I wrote this on Tuesday evening:
To say my heart is saddened today would be a complete understatement. As I sit here trying to write this blog, I can’t seem to find the appropriate words to describe all the emotions I have inside of me. I’m angry. I’m sad. I’m heartbroken. I’m disgusted. I’m angry. I’m angry. I’m angry…
When I was a child I spent quite a bit of time in the hospital and in the emergency room. I remember being very sick and I remember all of my injuries. I remember being in pain, but what I remember most is, my mother. I remember her always being by my side, lying right next to me while holding me in her arms every chance she could. Even as an adult my mom still wraps her arms around me to comfort me when I’m not feeling well. To this day, one of the greatest things is my moms hugs and the feel of my moms hands as she holds mine or scratches my back to comfort me. I also remember being in a clean environment while being given great care.I can’t remember anything negative about all my experiences from being sick or injured.
This evening I went to the pediatric hospital, Ignace Deen to visit with the sick children. Before I went I was warned that this place would be very difficult to see. I have seen a lot of awful things during all of my travels over the years so I assumed it wouldn’t actually be that bad. I was wrong…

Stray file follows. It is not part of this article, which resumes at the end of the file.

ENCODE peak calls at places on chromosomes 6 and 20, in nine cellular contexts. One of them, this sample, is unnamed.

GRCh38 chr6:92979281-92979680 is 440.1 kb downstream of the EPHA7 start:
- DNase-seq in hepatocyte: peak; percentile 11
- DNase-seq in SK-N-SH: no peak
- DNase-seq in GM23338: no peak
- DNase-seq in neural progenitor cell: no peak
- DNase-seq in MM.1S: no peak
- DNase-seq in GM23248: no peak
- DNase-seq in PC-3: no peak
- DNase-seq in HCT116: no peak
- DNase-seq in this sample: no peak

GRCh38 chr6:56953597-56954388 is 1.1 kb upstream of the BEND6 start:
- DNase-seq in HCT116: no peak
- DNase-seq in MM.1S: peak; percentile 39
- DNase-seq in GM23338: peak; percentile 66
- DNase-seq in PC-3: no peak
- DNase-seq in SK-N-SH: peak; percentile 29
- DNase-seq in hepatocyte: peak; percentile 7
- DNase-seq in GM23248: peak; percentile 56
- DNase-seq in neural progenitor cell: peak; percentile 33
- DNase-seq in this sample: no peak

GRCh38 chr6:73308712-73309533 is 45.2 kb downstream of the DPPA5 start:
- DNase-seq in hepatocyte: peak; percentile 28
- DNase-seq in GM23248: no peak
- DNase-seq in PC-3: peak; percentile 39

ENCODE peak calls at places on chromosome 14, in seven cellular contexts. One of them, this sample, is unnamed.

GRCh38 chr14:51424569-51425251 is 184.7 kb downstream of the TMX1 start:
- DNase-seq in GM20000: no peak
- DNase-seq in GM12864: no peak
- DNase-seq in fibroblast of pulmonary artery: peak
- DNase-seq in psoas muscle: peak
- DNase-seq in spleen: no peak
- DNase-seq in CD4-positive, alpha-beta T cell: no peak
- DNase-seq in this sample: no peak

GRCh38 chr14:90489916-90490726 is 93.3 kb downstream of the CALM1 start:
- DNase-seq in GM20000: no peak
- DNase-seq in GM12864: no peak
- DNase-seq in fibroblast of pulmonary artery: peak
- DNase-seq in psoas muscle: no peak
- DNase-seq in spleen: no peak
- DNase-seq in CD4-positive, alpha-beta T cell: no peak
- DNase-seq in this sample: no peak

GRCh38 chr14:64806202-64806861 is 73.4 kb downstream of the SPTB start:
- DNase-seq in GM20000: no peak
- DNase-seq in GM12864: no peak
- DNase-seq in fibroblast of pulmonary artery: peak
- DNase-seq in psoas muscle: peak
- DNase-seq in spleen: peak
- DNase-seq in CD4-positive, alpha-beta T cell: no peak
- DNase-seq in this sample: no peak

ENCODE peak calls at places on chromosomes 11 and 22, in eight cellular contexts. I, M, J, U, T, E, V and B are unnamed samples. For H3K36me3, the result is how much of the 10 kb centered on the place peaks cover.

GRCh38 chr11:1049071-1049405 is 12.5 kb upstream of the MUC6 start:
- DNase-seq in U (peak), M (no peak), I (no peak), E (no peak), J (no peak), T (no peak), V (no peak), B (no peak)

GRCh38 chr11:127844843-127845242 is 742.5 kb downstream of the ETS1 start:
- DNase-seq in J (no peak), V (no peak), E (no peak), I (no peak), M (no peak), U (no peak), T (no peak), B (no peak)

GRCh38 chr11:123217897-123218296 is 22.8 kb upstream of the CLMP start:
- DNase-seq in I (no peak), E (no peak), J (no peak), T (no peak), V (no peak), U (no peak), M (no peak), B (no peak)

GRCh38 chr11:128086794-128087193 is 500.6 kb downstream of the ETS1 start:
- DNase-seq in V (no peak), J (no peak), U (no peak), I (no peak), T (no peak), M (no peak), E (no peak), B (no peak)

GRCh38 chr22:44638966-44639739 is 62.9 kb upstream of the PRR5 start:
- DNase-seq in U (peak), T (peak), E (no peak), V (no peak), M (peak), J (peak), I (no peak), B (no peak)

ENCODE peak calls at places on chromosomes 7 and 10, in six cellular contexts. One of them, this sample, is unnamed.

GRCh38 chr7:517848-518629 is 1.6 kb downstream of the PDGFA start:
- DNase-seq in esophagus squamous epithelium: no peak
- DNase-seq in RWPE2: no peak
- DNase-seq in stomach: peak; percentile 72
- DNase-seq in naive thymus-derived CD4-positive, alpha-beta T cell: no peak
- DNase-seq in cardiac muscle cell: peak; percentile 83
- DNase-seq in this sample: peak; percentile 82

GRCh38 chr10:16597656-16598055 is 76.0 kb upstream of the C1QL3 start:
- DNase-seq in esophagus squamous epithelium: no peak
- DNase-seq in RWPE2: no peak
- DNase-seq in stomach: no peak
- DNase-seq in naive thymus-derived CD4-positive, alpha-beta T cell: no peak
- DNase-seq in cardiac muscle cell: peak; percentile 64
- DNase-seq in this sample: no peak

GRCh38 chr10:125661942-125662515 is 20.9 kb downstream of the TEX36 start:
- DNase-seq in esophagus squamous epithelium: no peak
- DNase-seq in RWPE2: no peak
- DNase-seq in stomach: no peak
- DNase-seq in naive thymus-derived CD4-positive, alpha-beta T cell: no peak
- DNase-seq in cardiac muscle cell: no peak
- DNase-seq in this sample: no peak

I walk in the door to see very sick and dying children, lying in very filthy beds. I see kids lying in beds by themselves while their parents are on the other side of the room laughing and having a great time with other parents. I don’t see any parent holding their babies to love and comfort them. I do understand that this is a culture difference, however, it’s still so very hard for me to grasp. I see roaches crawling on the walls and later as I was lying with a beautiful, very sick little baby boy, I had roaches crawling on me and the sweet baby. All of the walls and floors are covered in so much filth(I’m not even sure what it is). Nurses are more concerned with the free stuff we have to give, rather than tending to their patients. A child is receiving a blood transfusion and there is no one or nothing monitoring him. No blood pressure cuff, no oxygen, no cardiac monitor, nothing… It was a very sad thing to see. Lots of the patients are being treated for Malaria, yet not one bed had a mosquito net to keep the children from getting bitten again. Some of the beds didn’t even have sheets so the kids are lying on very dirty and torn up mattresses and the kids that do have sheets to lay on, are filthy. Unfortunately, I can’t say one positive thing about this place.
Today is Saturday and I have much better news to share! 🙂
As I was sitting on the couch back on the ship after visiting the hospital, I was quite depressed. I saw the huge need and my heart was broken, and I felt completely helpless. I had no idea how to fix the problem or where to begin to attempt to fix the problem. Kevin and I were talking and I was sharing with him how I was feeling. This is how our conversation went: